• Interpret information about owning and operating a vehicle, and solve problems involving the associated costs.
Geometry and Trigonometry

By the end of this course, students will:

  • Represent, in a variety of ways, two-dimensional shapes and three-dimensional figures arising from real- world applications, and solve design problems;
  • Solve problems involving trigonometry in acute triangles using the sine law and the cosine law, including problems arising from real- world applications.
Data Management

By the end of this course, students will:

  • Solve problems involving one-variable data by collecting, organizing, analysing, and evaluating data;
  • Determine and represent probability, and identify and interpret its applications

Enroll now and be part of KAI Global School

Unlock your potential and join KAI Global School for an enriching educational journey ahead!

Investiment for your future

Learn more about

Foundations of College Mathematics (MBF3C)

Strategies for Assessment

Assessment for learning will directly influence student learning by reinforcing the connections between assessment and instruction, and provide ongoing feedback to the student. Assessment for learning occurs as part of the daily teaching process and helps teachers form a clear picture of the needs of the students because students are encouraged to be more active in their learning and associated assessment. Teachers gather this information to shape their teaching environment.

Assessment for learning is:

  • Ongoing
  • Is tied to learning outcomes
  • Provides information that structures the teachers’ planning and instruction
  • Allows teachers to provide immediate and descriptive feedback that will guide student learning

The purpose of assessment for learning is to create self-regulated and lifelong learners.

Teaching and Learning Strategies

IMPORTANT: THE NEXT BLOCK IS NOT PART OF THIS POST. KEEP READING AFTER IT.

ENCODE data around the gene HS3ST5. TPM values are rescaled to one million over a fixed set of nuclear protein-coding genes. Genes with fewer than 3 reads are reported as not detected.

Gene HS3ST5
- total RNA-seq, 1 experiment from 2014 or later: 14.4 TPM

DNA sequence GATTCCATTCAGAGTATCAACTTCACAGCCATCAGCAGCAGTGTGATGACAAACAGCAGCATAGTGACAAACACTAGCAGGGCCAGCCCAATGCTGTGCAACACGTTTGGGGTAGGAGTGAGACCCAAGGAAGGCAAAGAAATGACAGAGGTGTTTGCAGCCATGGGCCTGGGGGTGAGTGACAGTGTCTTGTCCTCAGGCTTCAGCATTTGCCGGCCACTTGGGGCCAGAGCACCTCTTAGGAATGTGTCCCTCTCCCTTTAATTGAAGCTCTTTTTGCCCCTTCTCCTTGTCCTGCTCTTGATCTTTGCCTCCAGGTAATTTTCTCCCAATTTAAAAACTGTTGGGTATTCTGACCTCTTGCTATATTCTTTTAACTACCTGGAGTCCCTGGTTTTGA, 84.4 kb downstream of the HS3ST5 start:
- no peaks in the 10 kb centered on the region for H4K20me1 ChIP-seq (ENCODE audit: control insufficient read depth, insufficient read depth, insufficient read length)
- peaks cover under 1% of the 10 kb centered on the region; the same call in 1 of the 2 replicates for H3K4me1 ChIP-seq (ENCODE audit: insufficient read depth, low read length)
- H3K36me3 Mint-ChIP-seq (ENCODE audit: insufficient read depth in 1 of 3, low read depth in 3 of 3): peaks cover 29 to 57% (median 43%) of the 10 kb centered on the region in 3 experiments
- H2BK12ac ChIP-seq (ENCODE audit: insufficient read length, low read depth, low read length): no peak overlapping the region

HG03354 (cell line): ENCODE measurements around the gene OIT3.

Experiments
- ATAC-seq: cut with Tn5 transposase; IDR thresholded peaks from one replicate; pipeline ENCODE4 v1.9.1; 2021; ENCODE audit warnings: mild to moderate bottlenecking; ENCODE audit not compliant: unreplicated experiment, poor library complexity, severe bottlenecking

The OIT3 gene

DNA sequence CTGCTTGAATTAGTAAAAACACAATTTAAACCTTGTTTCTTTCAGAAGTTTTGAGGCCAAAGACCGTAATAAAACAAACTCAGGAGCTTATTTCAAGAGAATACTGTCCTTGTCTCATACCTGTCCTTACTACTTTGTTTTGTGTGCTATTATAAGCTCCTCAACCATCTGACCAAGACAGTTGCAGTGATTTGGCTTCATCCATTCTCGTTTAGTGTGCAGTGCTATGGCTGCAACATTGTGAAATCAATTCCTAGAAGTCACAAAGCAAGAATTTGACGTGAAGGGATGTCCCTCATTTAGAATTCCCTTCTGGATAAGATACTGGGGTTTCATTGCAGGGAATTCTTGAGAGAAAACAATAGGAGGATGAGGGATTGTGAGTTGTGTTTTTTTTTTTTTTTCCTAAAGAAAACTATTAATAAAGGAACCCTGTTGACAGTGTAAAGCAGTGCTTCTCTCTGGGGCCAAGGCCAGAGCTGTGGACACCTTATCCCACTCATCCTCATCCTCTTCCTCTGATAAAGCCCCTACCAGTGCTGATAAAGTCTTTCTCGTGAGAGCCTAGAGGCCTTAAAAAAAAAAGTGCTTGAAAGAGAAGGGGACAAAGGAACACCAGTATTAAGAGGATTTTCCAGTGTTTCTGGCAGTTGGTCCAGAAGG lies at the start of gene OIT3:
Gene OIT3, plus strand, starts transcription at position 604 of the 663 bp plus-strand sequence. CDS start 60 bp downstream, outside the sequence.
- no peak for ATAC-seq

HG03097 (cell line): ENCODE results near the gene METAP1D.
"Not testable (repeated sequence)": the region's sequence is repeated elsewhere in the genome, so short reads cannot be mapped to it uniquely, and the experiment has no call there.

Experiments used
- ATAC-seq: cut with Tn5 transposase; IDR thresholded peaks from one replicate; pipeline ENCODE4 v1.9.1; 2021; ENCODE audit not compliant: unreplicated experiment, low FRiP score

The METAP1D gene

Grade 12 HHS4U, Families in Canada examines issues and challenges facing individuals and families in Canada’s diverse society. In this course, students will draw on sociological, anthropological and psychological theories and research to examine factors affecting families and assess policies and practices intended to support Canadian families.Social sciences and humanities courses focus on the use of disciplined, structured inquiry to understand human beings, human behaviour, and human nature. These courses promote the use of reason as part of the structured inquiry process, while also recognizing the limitations of reason as a way of learning, knowing, and understanding.

  • Students interact in student-paced and instructor-paced interactive, engaging instructional lessons.
  • Encourage students to identify and question assumptions and values that underlie individual behaviour and family and social/cultural life.
  • Challenge texts, reading “underneath, behind, and beyond” texts and questioning how they influence us and others and whose interests they serve, enables students to develop their critical literacy skills.
  • Engage actively in solving problems confronted by individuals, families, diverse groups, institutions, and societies.
  • Opportunities to enhance their self-understanding and understanding of others through an examination of their personal belief systems and also of the foundations and implications of different viewpoints and lived experiences of others.
  • Students develop an understanding and appreciation of the contexts through which their own and others’ world views are formed through a proximity of their own perceptions, attitudes, values, and beliefs with those of others.